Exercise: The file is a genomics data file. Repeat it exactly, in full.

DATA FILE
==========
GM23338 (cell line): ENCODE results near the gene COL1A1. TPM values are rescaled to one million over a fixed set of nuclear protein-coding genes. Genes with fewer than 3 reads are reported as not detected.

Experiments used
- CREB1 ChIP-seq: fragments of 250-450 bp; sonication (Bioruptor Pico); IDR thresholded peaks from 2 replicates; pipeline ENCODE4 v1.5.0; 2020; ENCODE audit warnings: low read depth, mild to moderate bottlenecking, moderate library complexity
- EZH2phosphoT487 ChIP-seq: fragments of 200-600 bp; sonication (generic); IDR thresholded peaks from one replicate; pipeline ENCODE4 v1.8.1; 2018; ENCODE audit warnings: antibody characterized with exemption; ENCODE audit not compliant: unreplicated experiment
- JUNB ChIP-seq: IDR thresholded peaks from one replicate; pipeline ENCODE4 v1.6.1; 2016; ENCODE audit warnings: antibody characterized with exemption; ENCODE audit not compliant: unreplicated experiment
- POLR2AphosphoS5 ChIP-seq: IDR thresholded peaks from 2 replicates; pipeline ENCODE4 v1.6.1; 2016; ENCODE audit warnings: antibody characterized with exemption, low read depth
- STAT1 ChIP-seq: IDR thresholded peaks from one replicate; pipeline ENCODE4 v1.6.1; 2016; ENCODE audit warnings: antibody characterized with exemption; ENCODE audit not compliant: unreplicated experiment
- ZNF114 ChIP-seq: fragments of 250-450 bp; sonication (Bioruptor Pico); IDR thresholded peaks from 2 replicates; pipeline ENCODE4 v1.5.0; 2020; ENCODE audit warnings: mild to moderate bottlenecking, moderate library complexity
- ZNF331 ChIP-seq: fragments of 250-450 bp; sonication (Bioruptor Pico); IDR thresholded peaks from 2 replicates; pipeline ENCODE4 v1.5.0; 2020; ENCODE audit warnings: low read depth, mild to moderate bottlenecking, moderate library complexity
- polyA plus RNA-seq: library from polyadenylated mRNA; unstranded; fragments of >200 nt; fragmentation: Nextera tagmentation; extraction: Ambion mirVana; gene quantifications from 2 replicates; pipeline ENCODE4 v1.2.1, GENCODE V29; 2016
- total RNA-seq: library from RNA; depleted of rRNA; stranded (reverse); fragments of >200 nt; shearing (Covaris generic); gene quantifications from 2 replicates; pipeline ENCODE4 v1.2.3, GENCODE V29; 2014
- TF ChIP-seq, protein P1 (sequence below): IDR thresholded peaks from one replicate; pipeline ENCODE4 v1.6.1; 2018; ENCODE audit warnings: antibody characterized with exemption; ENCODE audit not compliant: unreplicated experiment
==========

GM23338 (cell line): ENCODE results near the gene COL1A1. TPM values are rescaled to one million over a fixed set of nuclear protein-coding genes. Genes with fewer than 3 reads are reported as not detected.

Experiments used
- CREB1 ChIP-seq: fragments of 250-450 bp; sonication (Bioruptor Pico); IDR thresholded peaks from 2 replicates; pipeline ENCODE4 v1.5.0; 2020; ENCODE audit warnings: low read depth, mild to moderate bottlenecking, moderate library complexity
- EZH2phosphoT487 ChIP-seq: fragments of 200-600 bp; sonication (generic); IDR thresholded peaks from one replicate; pipeline ENCODE4 v1.8.1; 2018; ENCODE audit warnings: antibody characterized with exemption; ENCODE audit not compliant: unreplicated experiment
- JUNB ChIP-seq: IDR thresholded peaks from one replicate; pipeline ENCODE4 v1.6.1; 2016; ENCODE audit warnings: antibody characterized with exemption; ENCODE audit not compliant: unreplicated experiment
- POLR2AphosphoS5 ChIP-seq: IDR thresholded peaks from 2 replicates; pipeline ENCODE4 v1.6.1; 2016; ENCODE audit warnings: antibody characterized with exemption, low read depth
- STAT1 ChIP-seq: IDR thresholded peaks from one replicate; pipeline ENCODE4 v1.6.1; 2016; ENCODE audit warnings: antibody characterized with exemption; ENCODE audit not compliant: unreplicated experiment
- ZNF114 ChIP-seq: fragments of 250-450 bp; sonication (Bioruptor Pico); IDR thresholded peaks from 2 replicates; pipeline ENCODE4 v1.5.0; 2020; ENCODE audit warnings: mild to moderate bottlenecking, moderate library complexity
- ZNF331 ChIP-seq: fragments of 250-450 bp; sonication (Bioruptor Pico); IDR thresholded peaks from 2 replicates; pipeline ENCODE4 v1.5.0; 2020; ENCODE audit warnings: low read depth, mild to moderate bottlenecking, moderate library complexity
- polyA plus RNA-seq: library from polyadenylated mRNA; unstranded; fragments of >200 nt; fragmentation: Nextera tagmentation; extraction: Ambion mirVana; gene quantifications from 2 replicates; pipeline ENCODE4 v1.2.1, GENCODE V29; 2016
- total RNA-seq: library from RNA; depleted of rRNA; stranded (reverse); fragments of >200 nt; shearing (Covaris generic); gene quantifications from 2 replicates; pipeline ENCODE4 v1.2.3, GENCODE V29; 2014
- TF ChIP-seq, protein P1 (sequence below): IDR thresholded peaks from one replicate; pipeline ENCODE4 v1.6.1; 2018; ENCODE audit warnings: antibody characterized with exemption; ENCODE audit not compliant: unreplicated experiment